• Prathik Murali

Kalakkattoor – Agnishvara temple - A remote Cholan beauty !

Updated: Dec 6, 2020

Location and Approach:

Located at around 85 Kms from Chennai and 8.5 Kms from Kanchipuram, Kalakkattoor is a quaint village on the banks a huge lake. The village as such is not of much interest for a historian but for a small Early Chola temple on the banks of the lake which is approachable through a walk of around a kilometer’s distance on the bund of the waterbody. The walkway on the bund descends into the plains, where the temple is located. Locally, the temple is known as ‘Eri Karai Ishvaran Kovil’ which translated to the ‘Shiva shrine on the banks of lake’. The temple can be dated to early 10th century CE and hence is one of the earliest Chola temples in Kanchipuram.


Structure and Architecture:

The structure of the temple is simple. The temple does not have any superstructure (Vimana). The construction stops with the base (Adhishtana) and wall (Padavarga). It consists of two distinguishable components being the Garbhagriha (Main Shrine) and Antarala (vestibule) as a single component and the Ardhamantapa (Front Hall) the other. Valabhi of the outerportion of the Garbhagriha has Ganas playing instruments, dancing etc., while the exterior of the Ardhamantapa is plain and without a Valabhi or Ganas.


The Adhishtana portion has the following components – upAna, Jagati, Kumuda, Kanta and Pattika. The Kumudam is of the Tripatta variety. The inner sanctum faces east, while entry to the portico in front of the shrine is from the south. The sanctum is small with a Linga. A small vestibule connects the shrine to the front portico. In the outside area to the front of the shrine (east) is a newly constructed Nandi mantapa and another shrine for Ganesha. The whole structure is fenced and has many flowering plants that are used for the conduct of worship in the shrine.

Iconography:

Dvarapalakas (Gate Keepers):

The entrance to the vestibule (Dvara) is flanked by two stout door keepers of the Early Chola type in granite. The icon of the door keeper to the right is broken while the one at the left is intact. The icon to the right has his leg placed on the mace and holds a Tarjani Mudra (A warning sign) in his right hand. He wears Patra Kundalas in both his ears and has matted hair. The other door keeper stands in samabhanga (both feet on the floor). He holds a mace in one hand a Tarjani Mudra in the other. He wears a Kirita Makuta. His two ears have different ear rings, one sports a Patra Kundala while the other sports a Makara Kundala.

Koshta Icons:

The Koshta icons are a set of ‘Pancha Koshta Moorthies’ which comprise of Ganesha, Dakshinamoorthi, Ardhanarishwara, Brahma and Durga. Usually, at the rear side of the shrine Vishnu or Lingodhbhava are found, but here Ardhanarishvara is featured. The concept of a standard set of Pancha Koshta moorthies in Chola temples can be found from the period of Thakkolam temple (late 10th Century), prior to which random Shiva forms adorned the Koshtas.



Koshtas are framed with two Brahma Kanta (4 sided) type Kudya Sthambhas to the either side of the projection. While the other images in the Koshtas are in line with the style of the period of the temple, Dakshinamoorthi alone needs to be date as a later addition. Ganesha is two armed and is seen seated. He holds a sweetmeat in one hand and a broken tusk in the other.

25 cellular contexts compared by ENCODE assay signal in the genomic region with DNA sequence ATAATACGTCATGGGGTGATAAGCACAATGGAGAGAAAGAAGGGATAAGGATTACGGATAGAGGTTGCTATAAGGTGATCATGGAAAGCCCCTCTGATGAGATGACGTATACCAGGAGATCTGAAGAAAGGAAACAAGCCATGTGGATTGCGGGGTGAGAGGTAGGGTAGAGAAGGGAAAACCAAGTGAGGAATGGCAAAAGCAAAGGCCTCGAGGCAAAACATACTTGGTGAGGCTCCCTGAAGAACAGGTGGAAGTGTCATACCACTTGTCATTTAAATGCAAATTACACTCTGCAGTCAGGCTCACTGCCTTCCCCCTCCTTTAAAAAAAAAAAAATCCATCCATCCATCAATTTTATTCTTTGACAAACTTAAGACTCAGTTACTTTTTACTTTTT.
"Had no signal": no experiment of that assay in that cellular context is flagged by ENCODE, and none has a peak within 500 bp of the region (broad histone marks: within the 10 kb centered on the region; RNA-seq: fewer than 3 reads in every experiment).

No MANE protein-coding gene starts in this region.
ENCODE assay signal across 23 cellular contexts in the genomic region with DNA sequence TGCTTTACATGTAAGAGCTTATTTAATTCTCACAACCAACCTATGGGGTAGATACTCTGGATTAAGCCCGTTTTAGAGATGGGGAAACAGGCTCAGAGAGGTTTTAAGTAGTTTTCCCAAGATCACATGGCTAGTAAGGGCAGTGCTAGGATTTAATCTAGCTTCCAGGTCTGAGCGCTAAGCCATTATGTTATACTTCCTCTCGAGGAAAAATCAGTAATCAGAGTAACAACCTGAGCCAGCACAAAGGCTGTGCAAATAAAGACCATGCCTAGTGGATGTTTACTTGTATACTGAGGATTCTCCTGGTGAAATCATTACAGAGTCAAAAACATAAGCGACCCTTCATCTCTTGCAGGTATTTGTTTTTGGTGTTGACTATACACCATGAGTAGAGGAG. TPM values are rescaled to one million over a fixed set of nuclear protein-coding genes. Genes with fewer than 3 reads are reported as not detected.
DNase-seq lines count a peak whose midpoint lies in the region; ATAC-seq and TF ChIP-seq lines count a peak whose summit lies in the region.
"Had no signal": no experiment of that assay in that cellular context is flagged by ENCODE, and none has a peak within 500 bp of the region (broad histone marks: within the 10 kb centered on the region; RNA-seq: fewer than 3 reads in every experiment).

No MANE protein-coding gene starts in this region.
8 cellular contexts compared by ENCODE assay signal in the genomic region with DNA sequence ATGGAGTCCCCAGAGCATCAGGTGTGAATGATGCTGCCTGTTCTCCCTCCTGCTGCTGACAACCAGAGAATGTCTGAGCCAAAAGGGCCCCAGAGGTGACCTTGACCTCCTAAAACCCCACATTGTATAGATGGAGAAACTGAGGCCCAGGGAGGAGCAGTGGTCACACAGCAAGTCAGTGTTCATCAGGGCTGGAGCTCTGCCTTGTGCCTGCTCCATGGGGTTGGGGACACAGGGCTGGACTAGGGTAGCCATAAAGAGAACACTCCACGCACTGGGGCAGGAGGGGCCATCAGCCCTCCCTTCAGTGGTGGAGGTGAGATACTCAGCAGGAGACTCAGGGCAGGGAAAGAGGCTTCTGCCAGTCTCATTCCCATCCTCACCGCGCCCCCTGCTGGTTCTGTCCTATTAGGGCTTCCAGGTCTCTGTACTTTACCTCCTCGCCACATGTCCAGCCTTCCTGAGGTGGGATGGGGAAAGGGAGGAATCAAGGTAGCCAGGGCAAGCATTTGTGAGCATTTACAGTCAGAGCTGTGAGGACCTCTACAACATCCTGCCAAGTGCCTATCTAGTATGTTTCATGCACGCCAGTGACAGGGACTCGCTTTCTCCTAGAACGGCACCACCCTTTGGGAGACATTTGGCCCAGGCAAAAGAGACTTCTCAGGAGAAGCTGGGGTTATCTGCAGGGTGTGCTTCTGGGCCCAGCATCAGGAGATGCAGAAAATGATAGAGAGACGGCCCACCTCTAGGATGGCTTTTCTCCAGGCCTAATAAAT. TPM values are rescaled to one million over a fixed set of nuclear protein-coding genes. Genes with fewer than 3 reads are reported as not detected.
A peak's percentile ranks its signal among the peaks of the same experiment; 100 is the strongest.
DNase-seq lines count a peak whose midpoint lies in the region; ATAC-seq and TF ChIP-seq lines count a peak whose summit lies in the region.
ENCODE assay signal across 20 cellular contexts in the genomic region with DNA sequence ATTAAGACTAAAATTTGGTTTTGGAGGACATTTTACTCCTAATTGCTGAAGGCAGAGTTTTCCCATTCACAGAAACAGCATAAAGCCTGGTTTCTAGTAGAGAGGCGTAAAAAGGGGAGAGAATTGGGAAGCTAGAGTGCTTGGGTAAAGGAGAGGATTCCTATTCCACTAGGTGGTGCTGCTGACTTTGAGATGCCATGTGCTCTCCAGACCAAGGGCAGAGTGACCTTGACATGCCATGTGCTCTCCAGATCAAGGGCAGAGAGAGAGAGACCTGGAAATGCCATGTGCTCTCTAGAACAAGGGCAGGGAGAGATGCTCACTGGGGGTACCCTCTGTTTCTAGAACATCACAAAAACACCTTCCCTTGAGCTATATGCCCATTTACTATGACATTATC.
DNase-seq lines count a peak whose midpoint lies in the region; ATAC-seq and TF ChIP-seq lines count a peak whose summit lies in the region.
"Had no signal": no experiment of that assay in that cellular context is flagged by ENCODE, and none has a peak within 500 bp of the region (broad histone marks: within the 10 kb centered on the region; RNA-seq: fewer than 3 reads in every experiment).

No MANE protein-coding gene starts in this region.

The Ardhanari sculpture deserves a separate discussion as it is of much elegance. Ardhanari stands in samabhanga and the male side rests their lower hand on the head of the bull. The upper hand holds an axe. The feminine side holds a lotus. The artist has not left room for the mind to perceive the non symmetrical aspect of the feminine side lacking a hand. Shiva has a dhoti upto his thighs only, while the shakti side is draped with detailed clothing and drapery. A sacred thread runs across the body of the form, above the breast of the feminine side. Two differences in the Bhujakirtis, ear rings are prominent and captivating.


Brahma stands in samabhanga and holds a pot of water and rosary beads. One of his hands is in Varada position while the other is in kati avalambita. His three faces are seen, while the fourth is hidden.

Durga is draped in a saree and is in worship. All her features cannot be identified. Her nose and mouth have been added with cement to repair some damage, which make for a very ugly appearance today.

Details of inscriptions:

From the inscriptions in the temple, it is inferred that the location of the temple was at Jayamkonda Chola mandalam – Eyil Kottam – Erikkizh nAdu – Kalakkattur. The administrative divisions and their hierarchy are inferred from such inscriptions.

While the temple itself can be stylistically dated to the period of Patantaka, inscriptions from the reign of Rajaraja-I are available. Two inscriptions of Rajaraja belonging to the 14th and 17th reignal years and two inscriptions of Rajendra-I of his 3rd and 13th reignal years are found.

Two men feature twice in the inscriptions of the Rajaraja period. They are ‘Vennaiputhur udaiyAn’ and ‘Kaadan Maindan’. They have given donations to the temple to light eternal lamps for the King’s welfare and for the general welfare of the world.

Rajaraja is referred to as ‘Korajaraja Kesari’ and his birth name of ‘Arumozhidevar’ is also found in the inscriptions. The Shiva is called ‘UrunyazhvAr’, wherein Uruni means a lake. However, today the deity is called Agnishvara.

The nearby Lake is referred to as ‘Chandramegha tatakam’ in an inscription of Parthivendradivarman found in a nearby temple of ‘Pidari’. This inscription also refers to a shrine of Subrahmanya Bhatarar, which cannot be traced today. The author can be contacted at prathik.murali93@gmail.com or sahagamana@gmail.com

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